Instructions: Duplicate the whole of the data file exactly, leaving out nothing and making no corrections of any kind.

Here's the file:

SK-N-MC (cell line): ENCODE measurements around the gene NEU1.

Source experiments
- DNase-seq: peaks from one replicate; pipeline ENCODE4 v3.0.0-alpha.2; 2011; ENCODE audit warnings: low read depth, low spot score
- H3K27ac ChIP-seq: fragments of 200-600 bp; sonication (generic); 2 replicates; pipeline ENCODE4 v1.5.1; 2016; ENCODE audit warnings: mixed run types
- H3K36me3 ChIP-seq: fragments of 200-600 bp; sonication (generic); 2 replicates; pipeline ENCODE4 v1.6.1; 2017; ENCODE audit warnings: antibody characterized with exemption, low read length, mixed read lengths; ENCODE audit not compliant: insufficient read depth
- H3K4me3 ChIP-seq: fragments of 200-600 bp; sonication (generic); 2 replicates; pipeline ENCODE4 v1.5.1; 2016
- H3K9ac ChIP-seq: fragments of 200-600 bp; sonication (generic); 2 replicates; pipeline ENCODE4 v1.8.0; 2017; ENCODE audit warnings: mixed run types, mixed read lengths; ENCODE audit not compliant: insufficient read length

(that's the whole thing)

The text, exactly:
SK-N-MC (cell line): ENCODE measurements around the gene NEU1.

Source experiments
- DNase-seq: peaks from one replicate; pipeline ENCODE4 v3.0.0-alpha.2; 2011; ENCODE audit warnings: low read depth, low spot score
- H3K27ac ChIP-seq: fragments of 200-600 bp; sonication (generic); 2 replicates; pipeline ENCODE4 v1.5.1; 2016; ENCODE audit warnings: mixed run types
- H3K36me3 ChIP-seq: fragments of 200-600 bp; sonication (generic); 2 replicates; pipeline ENCODE4 v1.6.1; 2017; ENCODE audit warnings: antibody characterized with exemption, low read length, mixed read lengths; ENCODE audit not compliant: insufficient read depth
- H3K4me3 ChIP-seq: fragments of 200-600 bp; sonication (generic); 2 replicates; pipeline ENCODE4 v1.5.1; 2016
- H3K9ac ChIP-seq: fragments of 200-600 bp; sonication (generic); 2 replicates; pipeline ENCODE4 v1.8.0; 2017; ENCODE audit warnings: mixed run types, mixed read lengths; ENCODE audit not compliant: insufficient read length